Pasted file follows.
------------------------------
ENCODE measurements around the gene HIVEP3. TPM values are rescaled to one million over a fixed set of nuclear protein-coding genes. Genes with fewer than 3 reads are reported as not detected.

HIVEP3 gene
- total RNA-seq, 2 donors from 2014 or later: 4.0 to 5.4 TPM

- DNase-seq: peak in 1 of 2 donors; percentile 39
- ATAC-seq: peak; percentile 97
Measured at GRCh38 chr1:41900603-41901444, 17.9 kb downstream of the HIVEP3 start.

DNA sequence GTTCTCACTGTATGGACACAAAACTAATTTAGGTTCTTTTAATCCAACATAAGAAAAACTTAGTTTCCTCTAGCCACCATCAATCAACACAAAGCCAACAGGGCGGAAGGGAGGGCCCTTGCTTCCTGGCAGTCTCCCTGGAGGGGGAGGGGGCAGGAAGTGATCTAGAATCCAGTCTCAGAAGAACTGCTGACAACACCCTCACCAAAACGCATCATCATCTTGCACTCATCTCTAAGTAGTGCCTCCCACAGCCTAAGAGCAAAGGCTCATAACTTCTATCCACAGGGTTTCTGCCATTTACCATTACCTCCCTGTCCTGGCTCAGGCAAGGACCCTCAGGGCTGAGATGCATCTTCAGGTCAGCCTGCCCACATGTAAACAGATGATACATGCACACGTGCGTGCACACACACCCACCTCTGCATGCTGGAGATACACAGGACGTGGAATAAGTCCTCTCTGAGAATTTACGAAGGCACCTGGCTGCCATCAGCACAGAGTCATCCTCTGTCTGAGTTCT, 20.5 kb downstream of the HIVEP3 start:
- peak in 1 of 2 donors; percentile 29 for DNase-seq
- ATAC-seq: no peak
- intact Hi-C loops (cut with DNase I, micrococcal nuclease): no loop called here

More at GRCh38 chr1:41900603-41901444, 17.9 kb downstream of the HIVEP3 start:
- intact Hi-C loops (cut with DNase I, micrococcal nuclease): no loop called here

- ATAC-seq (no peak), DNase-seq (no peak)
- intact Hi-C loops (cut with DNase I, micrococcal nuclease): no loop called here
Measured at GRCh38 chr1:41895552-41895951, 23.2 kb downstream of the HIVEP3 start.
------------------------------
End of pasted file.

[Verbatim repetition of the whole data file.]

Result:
ENCODE measurements around the gene HIVEP3. TPM values are rescaled to one million over a fixed set of nuclear protein-coding genes. Genes with fewer than 3 reads are reported as not detected.

HIVEP3 gene
- total RNA-seq, 2 donors from 2014 or later: 4.0 to 5.4 TPM

- DNase-seq: peak in 1 of 2 donors; percentile 39
- ATAC-seq: peak; percentile 97
Measured at GRCh38 chr1:41900603-41901444, 17.9 kb downstream of the HIVEP3 start.

DNA sequence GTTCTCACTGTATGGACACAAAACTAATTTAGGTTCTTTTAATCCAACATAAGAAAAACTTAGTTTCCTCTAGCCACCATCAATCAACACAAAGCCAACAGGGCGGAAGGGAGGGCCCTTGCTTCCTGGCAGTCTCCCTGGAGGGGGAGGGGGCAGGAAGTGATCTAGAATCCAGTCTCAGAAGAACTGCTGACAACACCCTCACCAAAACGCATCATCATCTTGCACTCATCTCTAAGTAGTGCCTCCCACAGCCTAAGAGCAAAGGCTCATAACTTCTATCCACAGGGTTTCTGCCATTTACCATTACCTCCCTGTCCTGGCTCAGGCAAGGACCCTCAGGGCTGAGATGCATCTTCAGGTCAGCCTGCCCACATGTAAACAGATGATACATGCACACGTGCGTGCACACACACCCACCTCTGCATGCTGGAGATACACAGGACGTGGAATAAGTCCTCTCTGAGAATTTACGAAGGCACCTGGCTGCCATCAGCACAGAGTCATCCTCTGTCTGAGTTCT, 20.5 kb downstream of the HIVEP3 start:
- peak in 1 of 2 donors; percentile 29 for DNase-seq
- ATAC-seq: no peak
- intact Hi-C loops (cut with DNase I, micrococcal nuclease): no loop called here

More at GRCh38 chr1:41900603-41901444, 17.9 kb downstream of the HIVEP3 start:
- intact Hi-C loops (cut with DNase I, micrococcal nuclease): no loop called here

- ATAC-seq (no peak), DNase-seq (no peak)
- intact Hi-C loops (cut with DNase I, micrococcal nuclease): no loop called here
Measured at GRCh38 chr1:41895552-41895951, 23.2 kb downstream of the HIVEP3 start.